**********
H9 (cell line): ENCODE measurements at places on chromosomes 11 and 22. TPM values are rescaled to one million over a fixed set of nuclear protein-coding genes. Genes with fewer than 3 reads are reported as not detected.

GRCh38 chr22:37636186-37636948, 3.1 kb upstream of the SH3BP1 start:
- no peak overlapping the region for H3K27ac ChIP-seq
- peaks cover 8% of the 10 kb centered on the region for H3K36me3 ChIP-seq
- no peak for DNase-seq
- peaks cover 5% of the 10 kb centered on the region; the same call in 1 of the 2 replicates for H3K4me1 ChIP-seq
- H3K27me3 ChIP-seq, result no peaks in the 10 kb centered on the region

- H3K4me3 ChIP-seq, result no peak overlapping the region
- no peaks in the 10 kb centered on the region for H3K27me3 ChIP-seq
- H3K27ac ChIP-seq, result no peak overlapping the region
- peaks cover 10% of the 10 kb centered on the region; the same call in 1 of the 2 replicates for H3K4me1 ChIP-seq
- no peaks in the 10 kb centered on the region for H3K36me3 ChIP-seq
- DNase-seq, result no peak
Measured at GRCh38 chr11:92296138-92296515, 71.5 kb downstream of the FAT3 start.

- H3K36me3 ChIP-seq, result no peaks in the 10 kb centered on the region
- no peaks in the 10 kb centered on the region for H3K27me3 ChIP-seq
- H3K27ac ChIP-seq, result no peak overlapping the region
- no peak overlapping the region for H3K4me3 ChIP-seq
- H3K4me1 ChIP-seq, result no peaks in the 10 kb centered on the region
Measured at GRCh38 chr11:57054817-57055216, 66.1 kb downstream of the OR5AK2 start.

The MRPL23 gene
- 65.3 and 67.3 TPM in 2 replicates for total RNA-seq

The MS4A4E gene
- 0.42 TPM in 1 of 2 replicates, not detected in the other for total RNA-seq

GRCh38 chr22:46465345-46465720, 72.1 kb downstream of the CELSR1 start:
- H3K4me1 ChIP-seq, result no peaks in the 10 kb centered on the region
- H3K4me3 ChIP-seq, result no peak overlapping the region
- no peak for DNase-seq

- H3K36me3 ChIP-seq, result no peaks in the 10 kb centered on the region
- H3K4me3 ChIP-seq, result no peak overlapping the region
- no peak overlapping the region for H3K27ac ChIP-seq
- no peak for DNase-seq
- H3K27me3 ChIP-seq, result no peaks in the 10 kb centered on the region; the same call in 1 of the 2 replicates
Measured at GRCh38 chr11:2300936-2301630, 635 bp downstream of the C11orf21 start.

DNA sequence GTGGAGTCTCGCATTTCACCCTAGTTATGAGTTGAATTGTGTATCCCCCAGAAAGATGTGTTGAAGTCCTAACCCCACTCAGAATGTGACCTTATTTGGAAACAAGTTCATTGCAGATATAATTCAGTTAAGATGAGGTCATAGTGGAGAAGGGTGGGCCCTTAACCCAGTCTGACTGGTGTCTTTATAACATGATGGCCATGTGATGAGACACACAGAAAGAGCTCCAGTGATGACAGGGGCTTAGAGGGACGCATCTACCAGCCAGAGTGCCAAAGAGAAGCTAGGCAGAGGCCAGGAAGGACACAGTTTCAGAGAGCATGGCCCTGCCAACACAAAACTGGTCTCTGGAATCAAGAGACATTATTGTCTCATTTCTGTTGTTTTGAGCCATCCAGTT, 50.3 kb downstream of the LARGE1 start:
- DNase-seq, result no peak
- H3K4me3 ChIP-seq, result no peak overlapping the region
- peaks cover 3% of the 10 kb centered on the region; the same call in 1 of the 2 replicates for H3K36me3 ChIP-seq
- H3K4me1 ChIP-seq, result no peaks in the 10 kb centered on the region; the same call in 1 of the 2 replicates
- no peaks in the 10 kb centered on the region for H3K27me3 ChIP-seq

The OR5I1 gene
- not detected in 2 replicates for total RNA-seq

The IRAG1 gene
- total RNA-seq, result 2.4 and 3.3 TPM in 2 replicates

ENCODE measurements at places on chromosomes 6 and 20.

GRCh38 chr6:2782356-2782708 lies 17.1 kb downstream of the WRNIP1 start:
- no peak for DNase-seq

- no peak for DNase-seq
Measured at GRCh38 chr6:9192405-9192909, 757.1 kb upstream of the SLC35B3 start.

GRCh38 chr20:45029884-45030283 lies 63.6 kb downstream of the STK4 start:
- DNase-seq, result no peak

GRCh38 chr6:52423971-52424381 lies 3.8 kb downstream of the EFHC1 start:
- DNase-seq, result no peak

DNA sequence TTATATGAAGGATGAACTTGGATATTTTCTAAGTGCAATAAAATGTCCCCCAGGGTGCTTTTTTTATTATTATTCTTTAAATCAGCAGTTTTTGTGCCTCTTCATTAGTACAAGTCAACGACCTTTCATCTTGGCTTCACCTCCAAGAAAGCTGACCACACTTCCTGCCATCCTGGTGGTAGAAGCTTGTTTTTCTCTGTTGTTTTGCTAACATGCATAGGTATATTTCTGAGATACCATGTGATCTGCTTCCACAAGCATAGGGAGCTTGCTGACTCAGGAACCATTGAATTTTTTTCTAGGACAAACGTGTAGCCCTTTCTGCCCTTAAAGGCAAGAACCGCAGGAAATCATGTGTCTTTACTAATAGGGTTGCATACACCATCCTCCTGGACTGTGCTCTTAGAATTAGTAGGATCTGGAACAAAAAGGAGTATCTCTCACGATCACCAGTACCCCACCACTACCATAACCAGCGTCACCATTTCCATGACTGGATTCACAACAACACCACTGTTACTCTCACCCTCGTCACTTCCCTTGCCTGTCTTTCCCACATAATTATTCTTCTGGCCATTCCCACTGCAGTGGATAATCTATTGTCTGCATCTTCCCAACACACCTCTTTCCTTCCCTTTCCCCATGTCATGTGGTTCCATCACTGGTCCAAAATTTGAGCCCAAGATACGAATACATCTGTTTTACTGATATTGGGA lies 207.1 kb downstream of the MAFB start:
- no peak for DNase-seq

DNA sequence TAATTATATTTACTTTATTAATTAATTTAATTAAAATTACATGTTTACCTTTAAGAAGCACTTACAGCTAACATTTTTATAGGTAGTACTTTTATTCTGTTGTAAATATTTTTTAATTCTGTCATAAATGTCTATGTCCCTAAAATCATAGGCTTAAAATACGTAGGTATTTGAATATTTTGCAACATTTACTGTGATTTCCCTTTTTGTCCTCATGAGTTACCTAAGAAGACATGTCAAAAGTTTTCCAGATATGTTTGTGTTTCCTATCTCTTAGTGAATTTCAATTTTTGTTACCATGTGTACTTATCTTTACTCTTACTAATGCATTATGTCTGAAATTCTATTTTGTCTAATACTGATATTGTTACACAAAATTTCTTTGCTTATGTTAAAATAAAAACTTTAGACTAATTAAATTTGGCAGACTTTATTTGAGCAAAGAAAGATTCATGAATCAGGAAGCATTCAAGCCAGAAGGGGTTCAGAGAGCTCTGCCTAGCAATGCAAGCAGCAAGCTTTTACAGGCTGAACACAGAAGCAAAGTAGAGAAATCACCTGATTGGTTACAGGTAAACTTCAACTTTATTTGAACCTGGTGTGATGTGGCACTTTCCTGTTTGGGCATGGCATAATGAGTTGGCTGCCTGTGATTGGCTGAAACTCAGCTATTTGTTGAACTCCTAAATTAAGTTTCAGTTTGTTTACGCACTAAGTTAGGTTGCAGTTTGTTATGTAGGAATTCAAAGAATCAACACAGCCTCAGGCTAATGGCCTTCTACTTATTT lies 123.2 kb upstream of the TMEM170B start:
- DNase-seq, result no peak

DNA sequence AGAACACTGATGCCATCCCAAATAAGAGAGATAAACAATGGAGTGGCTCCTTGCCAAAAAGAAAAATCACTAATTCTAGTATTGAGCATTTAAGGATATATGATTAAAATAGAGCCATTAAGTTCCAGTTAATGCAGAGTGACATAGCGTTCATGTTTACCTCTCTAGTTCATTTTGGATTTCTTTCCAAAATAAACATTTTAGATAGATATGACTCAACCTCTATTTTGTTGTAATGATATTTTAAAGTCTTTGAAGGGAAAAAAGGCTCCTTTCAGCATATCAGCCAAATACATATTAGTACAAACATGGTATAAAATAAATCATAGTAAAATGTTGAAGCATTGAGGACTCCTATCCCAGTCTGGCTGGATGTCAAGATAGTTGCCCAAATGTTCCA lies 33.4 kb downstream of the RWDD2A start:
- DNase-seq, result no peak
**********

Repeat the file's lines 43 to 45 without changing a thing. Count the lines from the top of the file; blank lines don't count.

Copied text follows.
The IRAG1 gene
- total RNA-seq, result 2.4 and 3.3 TPM in 2 replicates

ENCODE measurements at places on chromosomes 6 and 20.